• Utah Lawmaker: “Students should learn that the [fracturing] practice is safe”: Rep. Mike Noel, R-Kanab, recommended sending the video to environmental groups that deal in “misinformation.” He dismissed growing concerns about the chemical drilling injection known as “fracking” for natural-gas production. Draxler said the full Oklahoma video does address fracking and Utah students should learn that the practice is safe. “It’s just a public perception problem,” he said. (Salt Lake Tribune, 11/18/10)
  • Why Here, Why Now, Is it Safe: The oil and gas industry steadfastly defends the process of Hydro Fracturing as having been proven safe over many years as well as necessary to keep the nation on a path to energy independence. Studies have “consistently shown that the risks are managed, it’s safe, it’s a technology that’s essential … it’s also a technology that’s well-regulated,” said Lee Fuller, director of the industry coalition Energy In Depth. Just several years ago, an EPA study declared the fracking process posed “little or no threat to underground sources of drinking water.” (Press & Sun-Bulletin Op-Ed, 11/15/10)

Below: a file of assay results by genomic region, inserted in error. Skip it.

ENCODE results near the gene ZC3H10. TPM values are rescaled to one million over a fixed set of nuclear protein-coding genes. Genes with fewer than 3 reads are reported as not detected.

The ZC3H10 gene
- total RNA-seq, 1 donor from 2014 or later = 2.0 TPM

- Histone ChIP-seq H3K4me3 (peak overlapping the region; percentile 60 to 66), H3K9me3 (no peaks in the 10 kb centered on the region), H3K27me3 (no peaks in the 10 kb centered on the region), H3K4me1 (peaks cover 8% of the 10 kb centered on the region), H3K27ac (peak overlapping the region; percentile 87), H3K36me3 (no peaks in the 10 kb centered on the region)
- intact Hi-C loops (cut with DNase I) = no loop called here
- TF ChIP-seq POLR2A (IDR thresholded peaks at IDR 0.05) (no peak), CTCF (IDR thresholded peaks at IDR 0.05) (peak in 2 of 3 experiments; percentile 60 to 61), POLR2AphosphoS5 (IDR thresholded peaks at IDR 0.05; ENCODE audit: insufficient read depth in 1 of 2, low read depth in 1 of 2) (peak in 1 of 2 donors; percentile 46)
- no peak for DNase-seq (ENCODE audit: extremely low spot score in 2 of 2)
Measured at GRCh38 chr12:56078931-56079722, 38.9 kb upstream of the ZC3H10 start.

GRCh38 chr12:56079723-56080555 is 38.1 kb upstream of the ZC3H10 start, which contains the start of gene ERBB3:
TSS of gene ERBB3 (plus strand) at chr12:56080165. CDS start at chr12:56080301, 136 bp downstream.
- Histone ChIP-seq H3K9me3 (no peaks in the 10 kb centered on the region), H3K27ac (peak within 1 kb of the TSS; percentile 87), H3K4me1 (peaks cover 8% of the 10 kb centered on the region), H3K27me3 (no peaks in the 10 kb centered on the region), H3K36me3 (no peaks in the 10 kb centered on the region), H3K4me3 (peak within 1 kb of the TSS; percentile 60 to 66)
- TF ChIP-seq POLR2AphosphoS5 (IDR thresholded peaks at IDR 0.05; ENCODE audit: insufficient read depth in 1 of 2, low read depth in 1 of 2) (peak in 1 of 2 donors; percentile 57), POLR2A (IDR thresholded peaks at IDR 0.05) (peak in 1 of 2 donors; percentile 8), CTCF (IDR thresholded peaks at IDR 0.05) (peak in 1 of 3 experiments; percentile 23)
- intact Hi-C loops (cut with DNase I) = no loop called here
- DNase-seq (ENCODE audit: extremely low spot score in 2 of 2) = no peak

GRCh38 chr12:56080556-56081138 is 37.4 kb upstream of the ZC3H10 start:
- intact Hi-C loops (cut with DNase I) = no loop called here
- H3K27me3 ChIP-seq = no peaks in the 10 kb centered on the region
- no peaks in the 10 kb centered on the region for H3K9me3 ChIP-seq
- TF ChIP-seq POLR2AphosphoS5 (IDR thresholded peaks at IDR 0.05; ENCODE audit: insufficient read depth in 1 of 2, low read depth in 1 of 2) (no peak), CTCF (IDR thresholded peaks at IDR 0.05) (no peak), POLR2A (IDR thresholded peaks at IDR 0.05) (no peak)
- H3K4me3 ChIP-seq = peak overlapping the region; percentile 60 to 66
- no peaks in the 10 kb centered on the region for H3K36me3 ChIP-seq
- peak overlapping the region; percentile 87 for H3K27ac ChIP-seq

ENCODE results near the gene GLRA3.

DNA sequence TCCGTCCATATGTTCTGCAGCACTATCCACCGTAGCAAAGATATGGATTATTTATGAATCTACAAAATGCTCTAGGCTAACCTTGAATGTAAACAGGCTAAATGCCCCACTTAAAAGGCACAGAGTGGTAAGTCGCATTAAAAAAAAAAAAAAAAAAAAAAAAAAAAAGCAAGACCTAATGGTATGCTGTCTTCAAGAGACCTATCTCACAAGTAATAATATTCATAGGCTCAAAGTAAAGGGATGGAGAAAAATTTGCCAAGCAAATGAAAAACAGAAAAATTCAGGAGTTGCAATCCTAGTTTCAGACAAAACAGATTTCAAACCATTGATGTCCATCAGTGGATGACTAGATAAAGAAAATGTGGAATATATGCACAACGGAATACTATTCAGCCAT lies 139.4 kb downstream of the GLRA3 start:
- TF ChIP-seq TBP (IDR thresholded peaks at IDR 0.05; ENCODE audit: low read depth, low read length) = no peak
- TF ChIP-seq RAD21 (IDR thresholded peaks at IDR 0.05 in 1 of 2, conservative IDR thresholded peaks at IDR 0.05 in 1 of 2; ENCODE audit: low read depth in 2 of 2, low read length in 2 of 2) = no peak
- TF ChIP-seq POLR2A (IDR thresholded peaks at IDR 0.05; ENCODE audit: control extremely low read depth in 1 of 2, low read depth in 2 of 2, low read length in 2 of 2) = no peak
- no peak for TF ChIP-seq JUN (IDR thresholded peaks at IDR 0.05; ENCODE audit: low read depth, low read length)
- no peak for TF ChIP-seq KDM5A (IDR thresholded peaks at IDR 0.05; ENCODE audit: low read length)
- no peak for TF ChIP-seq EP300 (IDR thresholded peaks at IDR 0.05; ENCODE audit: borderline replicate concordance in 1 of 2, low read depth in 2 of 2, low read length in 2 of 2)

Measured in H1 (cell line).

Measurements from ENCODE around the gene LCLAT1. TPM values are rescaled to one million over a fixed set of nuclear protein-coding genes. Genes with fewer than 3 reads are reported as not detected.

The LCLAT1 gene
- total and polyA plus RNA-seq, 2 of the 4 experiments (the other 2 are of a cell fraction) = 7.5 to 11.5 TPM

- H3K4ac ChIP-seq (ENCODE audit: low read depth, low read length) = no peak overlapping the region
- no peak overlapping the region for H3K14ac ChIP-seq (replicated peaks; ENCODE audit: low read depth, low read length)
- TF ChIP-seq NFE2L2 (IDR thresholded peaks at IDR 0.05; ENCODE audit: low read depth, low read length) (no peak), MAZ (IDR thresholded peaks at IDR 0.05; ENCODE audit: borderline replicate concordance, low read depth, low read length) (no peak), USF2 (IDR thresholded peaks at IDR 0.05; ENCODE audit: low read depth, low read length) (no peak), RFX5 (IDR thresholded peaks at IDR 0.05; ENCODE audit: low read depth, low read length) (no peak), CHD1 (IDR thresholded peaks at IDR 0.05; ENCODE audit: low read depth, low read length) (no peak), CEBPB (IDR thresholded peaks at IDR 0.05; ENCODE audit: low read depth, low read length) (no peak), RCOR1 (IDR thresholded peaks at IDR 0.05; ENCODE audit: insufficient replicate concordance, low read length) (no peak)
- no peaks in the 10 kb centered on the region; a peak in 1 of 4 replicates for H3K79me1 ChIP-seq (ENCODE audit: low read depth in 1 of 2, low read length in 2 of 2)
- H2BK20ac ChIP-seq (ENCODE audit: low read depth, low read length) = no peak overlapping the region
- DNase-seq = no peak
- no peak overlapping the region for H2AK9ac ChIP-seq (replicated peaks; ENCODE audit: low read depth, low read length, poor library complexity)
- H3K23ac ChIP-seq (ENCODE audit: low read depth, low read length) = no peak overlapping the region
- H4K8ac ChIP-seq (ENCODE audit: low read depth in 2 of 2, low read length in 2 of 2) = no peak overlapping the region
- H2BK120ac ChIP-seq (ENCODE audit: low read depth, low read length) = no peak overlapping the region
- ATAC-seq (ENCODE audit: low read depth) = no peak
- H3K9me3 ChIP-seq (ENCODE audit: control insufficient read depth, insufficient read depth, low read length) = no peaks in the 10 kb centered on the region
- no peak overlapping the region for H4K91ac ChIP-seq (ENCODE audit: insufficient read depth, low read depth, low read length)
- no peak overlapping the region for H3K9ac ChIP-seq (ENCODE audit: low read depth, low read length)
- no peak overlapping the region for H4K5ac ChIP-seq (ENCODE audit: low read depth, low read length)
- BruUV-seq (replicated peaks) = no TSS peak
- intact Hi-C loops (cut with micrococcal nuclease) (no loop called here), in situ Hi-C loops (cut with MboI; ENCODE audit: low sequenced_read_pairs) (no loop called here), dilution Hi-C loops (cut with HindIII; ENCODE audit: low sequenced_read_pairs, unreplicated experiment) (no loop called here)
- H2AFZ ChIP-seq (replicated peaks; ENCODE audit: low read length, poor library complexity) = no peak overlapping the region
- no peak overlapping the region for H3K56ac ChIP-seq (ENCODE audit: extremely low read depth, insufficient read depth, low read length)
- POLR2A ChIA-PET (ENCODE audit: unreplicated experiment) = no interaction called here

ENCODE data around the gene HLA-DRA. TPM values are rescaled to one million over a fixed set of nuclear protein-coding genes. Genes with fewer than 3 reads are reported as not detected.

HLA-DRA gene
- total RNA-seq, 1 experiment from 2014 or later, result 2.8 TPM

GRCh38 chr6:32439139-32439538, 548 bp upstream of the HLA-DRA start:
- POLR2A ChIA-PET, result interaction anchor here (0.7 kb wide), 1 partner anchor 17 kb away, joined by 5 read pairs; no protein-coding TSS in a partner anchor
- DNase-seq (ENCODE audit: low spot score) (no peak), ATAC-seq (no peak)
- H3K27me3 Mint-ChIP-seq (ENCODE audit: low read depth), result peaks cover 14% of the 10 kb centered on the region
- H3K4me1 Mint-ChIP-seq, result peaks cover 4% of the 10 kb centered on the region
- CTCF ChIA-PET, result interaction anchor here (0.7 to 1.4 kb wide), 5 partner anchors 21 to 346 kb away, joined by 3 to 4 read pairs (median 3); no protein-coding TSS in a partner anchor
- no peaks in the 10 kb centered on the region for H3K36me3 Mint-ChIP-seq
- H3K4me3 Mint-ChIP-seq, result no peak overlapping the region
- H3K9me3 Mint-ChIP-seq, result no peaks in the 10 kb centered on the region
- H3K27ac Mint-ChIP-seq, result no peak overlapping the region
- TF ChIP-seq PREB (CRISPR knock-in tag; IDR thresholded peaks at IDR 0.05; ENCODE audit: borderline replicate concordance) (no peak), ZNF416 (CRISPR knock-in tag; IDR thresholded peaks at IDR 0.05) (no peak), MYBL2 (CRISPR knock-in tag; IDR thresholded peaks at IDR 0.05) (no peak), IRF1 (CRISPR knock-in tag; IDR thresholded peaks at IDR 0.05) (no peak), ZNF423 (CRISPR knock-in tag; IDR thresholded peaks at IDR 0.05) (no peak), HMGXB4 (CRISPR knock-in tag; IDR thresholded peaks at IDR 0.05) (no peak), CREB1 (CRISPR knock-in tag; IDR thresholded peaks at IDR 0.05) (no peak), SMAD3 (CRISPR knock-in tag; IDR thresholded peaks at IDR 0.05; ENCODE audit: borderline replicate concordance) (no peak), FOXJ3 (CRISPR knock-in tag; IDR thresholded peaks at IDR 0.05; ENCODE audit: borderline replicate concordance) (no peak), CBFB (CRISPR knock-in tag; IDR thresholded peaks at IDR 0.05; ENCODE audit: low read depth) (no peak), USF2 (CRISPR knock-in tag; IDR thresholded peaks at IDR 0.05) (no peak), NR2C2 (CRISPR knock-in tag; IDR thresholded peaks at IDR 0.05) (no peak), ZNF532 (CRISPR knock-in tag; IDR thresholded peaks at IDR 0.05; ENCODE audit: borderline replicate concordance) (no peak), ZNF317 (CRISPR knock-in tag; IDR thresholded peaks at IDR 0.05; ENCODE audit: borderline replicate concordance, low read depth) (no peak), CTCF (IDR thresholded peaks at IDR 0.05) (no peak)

• “Natural gas key to solving energy woes; Shale revolution to open up vast quantities”: John Richels, chief executive of Devon Energy, showed the audience a small piece of black rock that’s the source of controversy over extraction of natural gas through a drilling process called hydraulic fracturing or fracking. To the industry, fracking is the key to unlocking vast reserves of gas hidden in the dense rock. … Richels said more than one million wells have been drilled using the technique and resistance has been mostly from places not familiar with energy drilling. (The Oklahoman, 11/17/10)

A Cleaner, More Secure Energy Future